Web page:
As we enter 2011, the American public is not feeling good about the future. According to a 2010 year-end Rasmussen Reports survey, a provider of public opinion polling information, only 31 percent of respondents said the country was headed in the right direction. A second December survey indicated that Americans were less optimistic about 2011 than any previous year since the question was first asked seven years ago.

This is understandable. The U.S. economic recovery is not vibrant enough to support job growth necessary to dent unemployment, which hovers near 10 percent. Although the short term outlook is less than stellar, the future of America is.

Why America Will Remain Great

The American free enterprise system, entrepreneurialism, can-do spirit, tolerance, rule of law, checks and balances, and acceptance of immigrants have made the United States the greatest nation on Earth. For generations, these factors, which promote stability and opportunity regardless of individual differences, have created an environment that empowers people to unleash their creativity and achieve their goals.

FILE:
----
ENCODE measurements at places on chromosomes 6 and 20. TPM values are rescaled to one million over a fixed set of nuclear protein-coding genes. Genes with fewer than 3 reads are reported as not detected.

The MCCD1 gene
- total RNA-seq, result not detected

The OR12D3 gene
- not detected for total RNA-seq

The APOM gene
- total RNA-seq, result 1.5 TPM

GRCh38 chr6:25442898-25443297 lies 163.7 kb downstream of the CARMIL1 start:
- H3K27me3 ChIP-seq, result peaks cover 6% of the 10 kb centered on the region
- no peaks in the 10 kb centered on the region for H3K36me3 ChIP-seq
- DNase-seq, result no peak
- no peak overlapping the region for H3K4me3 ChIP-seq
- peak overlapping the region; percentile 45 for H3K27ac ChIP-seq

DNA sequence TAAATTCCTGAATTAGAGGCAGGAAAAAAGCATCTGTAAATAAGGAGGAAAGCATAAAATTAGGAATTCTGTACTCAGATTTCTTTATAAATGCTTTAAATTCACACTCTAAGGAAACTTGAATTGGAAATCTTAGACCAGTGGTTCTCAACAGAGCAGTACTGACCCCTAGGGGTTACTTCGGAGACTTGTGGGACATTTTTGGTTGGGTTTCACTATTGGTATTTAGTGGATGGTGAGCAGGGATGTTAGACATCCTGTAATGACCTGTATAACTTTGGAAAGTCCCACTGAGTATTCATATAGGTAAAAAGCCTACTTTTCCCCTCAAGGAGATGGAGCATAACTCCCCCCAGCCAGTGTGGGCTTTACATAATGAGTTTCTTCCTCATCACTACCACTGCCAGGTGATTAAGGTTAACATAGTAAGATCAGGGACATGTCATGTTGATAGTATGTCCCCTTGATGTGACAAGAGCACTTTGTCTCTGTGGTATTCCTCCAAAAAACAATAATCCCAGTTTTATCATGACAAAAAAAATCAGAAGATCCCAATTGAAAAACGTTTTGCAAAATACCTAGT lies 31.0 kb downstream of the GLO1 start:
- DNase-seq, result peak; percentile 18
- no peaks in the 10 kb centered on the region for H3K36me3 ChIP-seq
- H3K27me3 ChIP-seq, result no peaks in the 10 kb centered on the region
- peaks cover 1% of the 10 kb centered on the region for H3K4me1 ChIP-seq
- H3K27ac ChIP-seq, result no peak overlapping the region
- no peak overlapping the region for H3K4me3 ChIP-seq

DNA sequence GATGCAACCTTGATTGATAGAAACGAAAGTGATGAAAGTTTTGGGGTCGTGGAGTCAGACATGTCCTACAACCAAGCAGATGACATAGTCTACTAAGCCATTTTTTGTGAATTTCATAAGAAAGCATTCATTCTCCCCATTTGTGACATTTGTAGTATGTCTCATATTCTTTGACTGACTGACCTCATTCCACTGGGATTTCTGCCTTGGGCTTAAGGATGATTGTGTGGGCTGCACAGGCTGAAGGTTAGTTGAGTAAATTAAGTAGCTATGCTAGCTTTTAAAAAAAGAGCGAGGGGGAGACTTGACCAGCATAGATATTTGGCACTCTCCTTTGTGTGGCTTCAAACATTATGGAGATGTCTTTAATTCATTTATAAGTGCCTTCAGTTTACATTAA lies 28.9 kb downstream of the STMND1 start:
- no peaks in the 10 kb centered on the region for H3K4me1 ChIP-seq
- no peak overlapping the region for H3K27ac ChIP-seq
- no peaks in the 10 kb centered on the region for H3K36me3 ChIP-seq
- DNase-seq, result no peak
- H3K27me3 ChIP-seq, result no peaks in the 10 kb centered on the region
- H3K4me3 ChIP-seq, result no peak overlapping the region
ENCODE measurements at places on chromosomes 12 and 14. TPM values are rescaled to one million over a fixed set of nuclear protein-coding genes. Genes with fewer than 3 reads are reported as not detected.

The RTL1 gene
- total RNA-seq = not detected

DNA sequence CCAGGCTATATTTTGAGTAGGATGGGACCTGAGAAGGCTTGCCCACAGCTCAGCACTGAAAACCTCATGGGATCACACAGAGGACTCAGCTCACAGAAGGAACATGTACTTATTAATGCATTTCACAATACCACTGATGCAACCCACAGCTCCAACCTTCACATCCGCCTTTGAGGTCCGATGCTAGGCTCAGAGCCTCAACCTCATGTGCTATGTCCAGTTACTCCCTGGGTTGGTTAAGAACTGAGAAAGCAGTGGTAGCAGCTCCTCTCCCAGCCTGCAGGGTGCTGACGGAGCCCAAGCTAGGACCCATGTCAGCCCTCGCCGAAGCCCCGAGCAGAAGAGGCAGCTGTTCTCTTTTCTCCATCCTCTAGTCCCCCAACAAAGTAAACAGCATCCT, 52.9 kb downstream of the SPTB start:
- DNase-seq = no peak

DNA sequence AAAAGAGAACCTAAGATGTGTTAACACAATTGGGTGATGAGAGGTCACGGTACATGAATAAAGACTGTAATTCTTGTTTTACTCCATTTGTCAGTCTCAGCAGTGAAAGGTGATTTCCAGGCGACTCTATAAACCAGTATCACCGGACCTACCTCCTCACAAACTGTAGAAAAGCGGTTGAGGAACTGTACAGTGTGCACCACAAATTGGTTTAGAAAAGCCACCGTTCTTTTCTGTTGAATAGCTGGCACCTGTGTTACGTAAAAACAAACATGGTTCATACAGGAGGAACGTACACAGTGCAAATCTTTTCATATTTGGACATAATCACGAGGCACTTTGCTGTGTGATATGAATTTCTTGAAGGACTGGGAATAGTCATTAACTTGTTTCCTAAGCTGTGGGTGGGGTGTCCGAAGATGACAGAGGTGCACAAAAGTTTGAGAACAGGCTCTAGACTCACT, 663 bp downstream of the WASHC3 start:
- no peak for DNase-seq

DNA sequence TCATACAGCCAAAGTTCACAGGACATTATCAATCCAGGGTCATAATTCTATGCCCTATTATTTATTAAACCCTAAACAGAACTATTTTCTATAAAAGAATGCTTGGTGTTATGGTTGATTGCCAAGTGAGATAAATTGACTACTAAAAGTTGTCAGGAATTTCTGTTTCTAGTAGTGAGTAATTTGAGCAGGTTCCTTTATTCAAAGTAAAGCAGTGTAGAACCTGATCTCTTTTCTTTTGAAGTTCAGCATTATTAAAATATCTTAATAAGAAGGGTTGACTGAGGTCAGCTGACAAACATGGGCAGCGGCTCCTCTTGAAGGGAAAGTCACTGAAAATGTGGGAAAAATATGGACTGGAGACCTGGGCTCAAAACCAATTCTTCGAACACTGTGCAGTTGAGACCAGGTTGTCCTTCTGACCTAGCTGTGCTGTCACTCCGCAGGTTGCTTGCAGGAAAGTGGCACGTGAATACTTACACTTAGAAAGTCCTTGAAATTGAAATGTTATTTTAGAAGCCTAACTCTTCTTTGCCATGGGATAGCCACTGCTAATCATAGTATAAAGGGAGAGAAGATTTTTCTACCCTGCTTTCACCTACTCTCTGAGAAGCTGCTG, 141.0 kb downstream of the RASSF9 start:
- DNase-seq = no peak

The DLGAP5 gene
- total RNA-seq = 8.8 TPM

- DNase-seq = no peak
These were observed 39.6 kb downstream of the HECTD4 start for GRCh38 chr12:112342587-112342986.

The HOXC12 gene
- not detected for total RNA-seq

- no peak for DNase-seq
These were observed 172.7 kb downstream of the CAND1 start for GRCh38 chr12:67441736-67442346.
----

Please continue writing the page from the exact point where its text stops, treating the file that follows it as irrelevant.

That’s why U.S. innovation is responsible for more than half the world’s patents each year. American companies like Facebook, Apple, Google and Microsoft, which have a combined market value of nearly $700 billion, would have emerged and prospered in few other countries.

Foreigners recognize this. Thus, as the populations of many countries decline, the United States continues to grow, reaching 308.7 million, according to the 2010 census. What’s more, over the last decade every U.S. state gained in population, except one. Much of this growth is attributed to legal immigration.

Why do foreigners flock here? America continues to be the primary destination of those seeking a better life, including the world’s brightest entrepreneurs, engineers and scientists. In fact, in 2008 alone, the United States issued 1.1 million permanent residence permits, 60 percent more than the next highest country destination, according to the Organisation for Economic Co-operation and Development.

The American dream, which may have taken a temporary respite due to the worst recession since the Great Depression, will continue well into the future. Part of being American is accepting that failure is sometimes part of a successful process.